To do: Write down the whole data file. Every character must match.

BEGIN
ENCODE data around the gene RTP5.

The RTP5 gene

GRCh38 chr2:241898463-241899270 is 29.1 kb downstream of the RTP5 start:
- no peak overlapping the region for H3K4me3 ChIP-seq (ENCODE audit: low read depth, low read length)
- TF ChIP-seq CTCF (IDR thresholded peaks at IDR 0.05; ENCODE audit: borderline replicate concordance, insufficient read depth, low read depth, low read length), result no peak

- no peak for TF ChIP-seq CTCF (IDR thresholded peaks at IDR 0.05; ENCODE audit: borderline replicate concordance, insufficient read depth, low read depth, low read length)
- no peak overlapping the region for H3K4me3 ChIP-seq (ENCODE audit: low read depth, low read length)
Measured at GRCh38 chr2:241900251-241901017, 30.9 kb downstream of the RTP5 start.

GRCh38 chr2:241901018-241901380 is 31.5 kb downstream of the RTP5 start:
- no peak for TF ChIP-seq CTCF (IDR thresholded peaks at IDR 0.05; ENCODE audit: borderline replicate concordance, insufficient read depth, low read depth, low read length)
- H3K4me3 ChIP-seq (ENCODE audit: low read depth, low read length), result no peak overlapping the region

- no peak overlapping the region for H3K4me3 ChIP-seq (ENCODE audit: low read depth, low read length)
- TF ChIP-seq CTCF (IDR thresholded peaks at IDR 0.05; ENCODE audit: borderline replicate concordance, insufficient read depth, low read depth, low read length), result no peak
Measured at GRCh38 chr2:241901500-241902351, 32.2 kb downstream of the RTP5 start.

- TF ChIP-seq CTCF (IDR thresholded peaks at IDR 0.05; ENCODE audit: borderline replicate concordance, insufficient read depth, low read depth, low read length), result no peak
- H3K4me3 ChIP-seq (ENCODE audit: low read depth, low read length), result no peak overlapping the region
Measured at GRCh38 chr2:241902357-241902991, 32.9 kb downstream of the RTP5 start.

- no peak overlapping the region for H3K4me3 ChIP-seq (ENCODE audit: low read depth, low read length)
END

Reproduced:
ENCODE data around the gene RTP5.

The RTP5 gene

GRCh38 chr2:241898463-241899270 is 29.1 kb downstream of the RTP5 start:
- no peak overlapping the region for H3K4me3 ChIP-seq (ENCODE audit: low read depth, low read length)
- TF ChIP-seq CTCF (IDR thresholded peaks at IDR 0.05; ENCODE audit: borderline replicate concordance, insufficient read depth, low read depth, low read length), result no peak

- no peak for TF ChIP-seq CTCF (IDR thresholded peaks at IDR 0.05; ENCODE audit: borderline replicate concordance, insufficient read depth, low read depth, low read length)
- no peak overlapping the region for H3K4me3 ChIP-seq (ENCODE audit: low read depth, low read length)
Measured at GRCh38 chr2:241900251-241901017, 30.9 kb downstream of the RTP5 start.

GRCh38 chr2:241901018-241901380 is 31.5 kb downstream of the RTP5 start:
- no peak for TF ChIP-seq CTCF (IDR thresholded peaks at IDR 0.05; ENCODE audit: borderline replicate concordance, insufficient read depth, low read depth, low read length)
- H3K4me3 ChIP-seq (ENCODE audit: low read depth, low read length), result no peak overlapping the region

- no peak overlapping the region for H3K4me3 ChIP-seq (ENCODE audit: low read depth, low read length)
- TF ChIP-seq CTCF (IDR thresholded peaks at IDR 0.05; ENCODE audit: borderline replicate concordance, insufficient read depth, low read depth, low read length), result no peak
Measured at GRCh38 chr2:241901500-241902351, 32.2 kb downstream of the RTP5 start.

- TF ChIP-seq CTCF (IDR thresholded peaks at IDR 0.05; ENCODE audit: borderline replicate concordance, insufficient read depth, low read depth, low read length), result no peak
- H3K4me3 ChIP-seq (ENCODE audit: low read depth, low read length), result no peak overlapping the region
Measured at GRCh38 chr2:241902357-241902991, 32.9 kb downstream of the RTP5 start.

- no peak overlapping the region for H3K4me3 ChIP-seq (ENCODE audit: low read depth, low read length)